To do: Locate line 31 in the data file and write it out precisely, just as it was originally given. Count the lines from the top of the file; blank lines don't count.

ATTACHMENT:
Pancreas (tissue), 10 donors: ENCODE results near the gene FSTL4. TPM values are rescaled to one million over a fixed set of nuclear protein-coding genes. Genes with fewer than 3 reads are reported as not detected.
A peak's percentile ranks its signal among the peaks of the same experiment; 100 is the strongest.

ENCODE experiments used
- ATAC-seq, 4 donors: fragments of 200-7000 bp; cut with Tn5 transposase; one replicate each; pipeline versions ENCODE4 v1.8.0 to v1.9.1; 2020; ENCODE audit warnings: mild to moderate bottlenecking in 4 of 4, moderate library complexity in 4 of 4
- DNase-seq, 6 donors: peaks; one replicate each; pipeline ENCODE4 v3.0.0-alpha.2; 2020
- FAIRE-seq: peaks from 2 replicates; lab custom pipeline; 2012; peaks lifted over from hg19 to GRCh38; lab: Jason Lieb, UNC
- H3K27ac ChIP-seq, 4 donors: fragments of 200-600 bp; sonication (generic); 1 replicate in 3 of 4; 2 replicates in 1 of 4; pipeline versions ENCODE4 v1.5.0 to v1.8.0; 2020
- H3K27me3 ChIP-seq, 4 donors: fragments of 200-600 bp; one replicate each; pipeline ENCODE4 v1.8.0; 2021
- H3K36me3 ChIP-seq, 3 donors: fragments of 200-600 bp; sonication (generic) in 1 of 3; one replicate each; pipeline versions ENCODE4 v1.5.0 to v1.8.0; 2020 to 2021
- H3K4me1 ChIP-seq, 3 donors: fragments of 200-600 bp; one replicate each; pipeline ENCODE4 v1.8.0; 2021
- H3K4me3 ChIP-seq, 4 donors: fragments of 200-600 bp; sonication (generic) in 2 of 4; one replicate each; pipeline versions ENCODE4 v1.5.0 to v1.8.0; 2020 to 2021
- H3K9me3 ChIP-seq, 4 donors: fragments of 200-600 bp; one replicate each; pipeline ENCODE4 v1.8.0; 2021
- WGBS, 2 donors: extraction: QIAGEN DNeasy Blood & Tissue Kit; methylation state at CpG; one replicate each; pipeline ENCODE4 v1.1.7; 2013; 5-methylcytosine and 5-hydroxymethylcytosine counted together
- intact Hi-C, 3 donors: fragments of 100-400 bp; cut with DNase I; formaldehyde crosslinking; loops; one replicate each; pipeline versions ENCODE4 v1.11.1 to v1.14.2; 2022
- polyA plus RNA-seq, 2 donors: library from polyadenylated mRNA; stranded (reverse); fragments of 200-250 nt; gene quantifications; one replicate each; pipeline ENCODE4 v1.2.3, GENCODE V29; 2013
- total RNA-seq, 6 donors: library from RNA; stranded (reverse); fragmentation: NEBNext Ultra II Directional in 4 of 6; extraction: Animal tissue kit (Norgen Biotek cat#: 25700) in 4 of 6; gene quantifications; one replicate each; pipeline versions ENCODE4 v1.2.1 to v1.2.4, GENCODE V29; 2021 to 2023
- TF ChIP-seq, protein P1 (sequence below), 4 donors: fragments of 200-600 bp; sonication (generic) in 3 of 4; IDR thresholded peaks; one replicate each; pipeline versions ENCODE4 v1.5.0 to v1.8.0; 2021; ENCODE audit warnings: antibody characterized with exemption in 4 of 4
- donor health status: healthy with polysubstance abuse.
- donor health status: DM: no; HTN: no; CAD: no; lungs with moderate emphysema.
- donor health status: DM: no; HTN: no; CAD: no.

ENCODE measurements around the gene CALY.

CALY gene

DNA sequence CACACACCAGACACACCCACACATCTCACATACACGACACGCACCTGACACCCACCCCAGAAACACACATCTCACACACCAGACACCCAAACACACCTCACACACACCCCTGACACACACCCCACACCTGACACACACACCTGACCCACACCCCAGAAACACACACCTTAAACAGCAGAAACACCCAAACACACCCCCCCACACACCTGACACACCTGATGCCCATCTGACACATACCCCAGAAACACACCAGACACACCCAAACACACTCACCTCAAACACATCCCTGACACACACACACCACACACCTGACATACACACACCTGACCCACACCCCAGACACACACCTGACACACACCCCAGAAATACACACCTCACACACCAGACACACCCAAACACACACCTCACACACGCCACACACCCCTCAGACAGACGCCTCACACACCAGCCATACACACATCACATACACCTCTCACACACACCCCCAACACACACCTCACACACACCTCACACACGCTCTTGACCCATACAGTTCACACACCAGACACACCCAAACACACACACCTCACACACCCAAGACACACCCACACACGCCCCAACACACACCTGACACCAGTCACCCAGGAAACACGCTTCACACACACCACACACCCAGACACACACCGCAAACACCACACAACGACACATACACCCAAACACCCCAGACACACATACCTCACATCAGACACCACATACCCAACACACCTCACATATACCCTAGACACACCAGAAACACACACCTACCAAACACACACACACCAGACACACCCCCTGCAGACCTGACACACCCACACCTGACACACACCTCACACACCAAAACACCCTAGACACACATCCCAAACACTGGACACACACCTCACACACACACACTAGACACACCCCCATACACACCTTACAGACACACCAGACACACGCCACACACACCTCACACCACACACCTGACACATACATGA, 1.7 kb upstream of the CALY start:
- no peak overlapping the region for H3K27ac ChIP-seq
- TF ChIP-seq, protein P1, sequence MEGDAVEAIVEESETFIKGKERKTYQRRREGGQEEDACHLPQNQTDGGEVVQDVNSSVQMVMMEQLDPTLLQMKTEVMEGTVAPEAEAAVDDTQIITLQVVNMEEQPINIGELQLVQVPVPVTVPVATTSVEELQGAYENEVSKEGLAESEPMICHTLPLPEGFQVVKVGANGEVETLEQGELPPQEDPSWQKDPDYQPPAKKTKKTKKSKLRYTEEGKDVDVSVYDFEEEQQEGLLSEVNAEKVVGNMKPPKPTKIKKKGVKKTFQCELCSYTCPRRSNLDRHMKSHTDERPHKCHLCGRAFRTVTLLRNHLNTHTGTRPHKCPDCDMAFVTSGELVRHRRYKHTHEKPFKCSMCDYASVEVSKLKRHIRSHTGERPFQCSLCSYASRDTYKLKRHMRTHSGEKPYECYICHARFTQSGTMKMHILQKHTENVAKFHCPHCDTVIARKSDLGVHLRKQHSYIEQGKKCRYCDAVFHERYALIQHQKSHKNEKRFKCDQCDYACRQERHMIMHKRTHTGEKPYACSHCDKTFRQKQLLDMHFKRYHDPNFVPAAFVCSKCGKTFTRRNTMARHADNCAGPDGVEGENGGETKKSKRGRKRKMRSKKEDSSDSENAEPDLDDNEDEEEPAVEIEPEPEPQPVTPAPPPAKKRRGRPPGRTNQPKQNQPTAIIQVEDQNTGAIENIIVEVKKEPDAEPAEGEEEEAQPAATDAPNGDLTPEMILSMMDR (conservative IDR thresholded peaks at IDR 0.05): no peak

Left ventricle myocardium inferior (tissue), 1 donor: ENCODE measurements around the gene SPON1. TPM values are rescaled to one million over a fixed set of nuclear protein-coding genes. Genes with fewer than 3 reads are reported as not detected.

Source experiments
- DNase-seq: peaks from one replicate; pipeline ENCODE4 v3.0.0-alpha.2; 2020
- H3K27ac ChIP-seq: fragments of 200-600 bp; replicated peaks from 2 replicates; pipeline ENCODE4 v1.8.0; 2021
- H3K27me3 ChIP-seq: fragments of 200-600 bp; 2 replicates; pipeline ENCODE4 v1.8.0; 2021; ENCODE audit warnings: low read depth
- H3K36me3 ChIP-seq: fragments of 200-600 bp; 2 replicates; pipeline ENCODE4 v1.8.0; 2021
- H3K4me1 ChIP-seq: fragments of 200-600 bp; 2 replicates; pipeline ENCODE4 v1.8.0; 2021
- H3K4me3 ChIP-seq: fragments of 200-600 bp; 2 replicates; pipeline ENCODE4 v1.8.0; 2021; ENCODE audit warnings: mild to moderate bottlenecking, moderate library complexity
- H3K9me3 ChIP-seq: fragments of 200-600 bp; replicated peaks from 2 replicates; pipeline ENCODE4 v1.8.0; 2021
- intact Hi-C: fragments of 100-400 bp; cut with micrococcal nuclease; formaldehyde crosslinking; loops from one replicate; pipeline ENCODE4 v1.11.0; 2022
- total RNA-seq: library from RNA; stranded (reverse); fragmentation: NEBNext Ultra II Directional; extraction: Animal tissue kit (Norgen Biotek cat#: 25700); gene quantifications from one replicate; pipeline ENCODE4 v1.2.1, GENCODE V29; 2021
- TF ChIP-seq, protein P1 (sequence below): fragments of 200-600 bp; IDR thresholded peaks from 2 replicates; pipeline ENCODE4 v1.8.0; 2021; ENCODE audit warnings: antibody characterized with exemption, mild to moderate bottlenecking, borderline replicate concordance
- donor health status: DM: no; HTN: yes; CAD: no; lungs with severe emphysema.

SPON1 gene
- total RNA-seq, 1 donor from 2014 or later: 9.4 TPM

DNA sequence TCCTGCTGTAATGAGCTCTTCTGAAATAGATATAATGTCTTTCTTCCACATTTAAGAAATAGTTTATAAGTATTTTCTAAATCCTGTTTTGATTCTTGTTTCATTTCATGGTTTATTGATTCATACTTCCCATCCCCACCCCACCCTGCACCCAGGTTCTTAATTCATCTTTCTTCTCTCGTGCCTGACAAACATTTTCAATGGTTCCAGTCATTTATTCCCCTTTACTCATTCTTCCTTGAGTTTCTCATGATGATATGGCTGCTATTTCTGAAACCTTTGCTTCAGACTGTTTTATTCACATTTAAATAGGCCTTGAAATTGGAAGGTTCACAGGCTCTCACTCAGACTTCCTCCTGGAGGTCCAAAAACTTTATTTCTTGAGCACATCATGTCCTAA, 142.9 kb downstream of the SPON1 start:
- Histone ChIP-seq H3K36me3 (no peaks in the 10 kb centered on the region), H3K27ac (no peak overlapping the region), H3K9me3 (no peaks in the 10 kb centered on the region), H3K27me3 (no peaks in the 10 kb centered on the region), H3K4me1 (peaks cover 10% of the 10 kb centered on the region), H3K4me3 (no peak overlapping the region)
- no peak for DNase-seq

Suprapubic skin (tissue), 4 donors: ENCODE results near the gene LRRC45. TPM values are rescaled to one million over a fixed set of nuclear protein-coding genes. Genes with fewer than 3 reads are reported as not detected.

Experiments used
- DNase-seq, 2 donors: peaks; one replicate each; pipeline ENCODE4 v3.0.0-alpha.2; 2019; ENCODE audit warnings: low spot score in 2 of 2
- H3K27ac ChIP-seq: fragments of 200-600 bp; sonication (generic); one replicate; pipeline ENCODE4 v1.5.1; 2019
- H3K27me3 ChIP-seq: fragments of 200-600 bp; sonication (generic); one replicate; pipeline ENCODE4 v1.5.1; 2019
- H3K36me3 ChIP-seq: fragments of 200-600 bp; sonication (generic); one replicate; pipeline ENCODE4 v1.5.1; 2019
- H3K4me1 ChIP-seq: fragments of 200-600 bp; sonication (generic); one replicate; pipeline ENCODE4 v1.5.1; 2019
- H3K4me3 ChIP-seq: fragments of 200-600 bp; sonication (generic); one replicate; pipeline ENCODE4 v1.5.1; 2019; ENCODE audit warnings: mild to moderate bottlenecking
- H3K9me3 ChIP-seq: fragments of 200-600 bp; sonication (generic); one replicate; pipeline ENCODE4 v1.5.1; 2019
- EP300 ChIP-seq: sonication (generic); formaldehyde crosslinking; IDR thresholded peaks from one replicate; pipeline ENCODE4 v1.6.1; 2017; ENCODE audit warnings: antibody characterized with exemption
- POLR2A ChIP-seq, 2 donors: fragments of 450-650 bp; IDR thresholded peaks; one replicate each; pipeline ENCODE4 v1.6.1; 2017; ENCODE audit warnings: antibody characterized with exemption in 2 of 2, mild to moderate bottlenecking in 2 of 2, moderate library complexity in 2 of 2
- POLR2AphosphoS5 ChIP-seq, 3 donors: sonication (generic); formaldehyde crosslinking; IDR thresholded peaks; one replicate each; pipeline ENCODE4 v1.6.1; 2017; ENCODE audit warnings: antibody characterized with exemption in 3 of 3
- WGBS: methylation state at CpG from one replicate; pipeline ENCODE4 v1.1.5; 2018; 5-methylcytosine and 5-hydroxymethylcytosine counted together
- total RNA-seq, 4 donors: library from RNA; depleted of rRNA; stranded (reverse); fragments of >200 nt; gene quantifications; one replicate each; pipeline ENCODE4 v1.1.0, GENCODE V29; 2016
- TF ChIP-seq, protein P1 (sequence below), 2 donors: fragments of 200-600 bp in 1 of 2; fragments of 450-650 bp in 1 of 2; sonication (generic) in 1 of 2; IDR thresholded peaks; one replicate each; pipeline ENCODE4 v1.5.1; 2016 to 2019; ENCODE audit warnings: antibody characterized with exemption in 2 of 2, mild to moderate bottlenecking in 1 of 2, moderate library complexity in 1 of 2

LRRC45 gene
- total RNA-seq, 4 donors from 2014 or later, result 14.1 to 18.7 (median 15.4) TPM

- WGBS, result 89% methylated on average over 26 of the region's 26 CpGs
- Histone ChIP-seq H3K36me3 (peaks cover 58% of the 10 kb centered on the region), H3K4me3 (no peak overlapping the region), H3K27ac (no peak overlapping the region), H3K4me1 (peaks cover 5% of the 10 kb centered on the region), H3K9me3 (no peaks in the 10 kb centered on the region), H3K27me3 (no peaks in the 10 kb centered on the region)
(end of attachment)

- H3K36me3 ChIP-seq: fragments of 200-600 bp; 2 replicates; pipeline ENCODE4 v1.8.0; 2021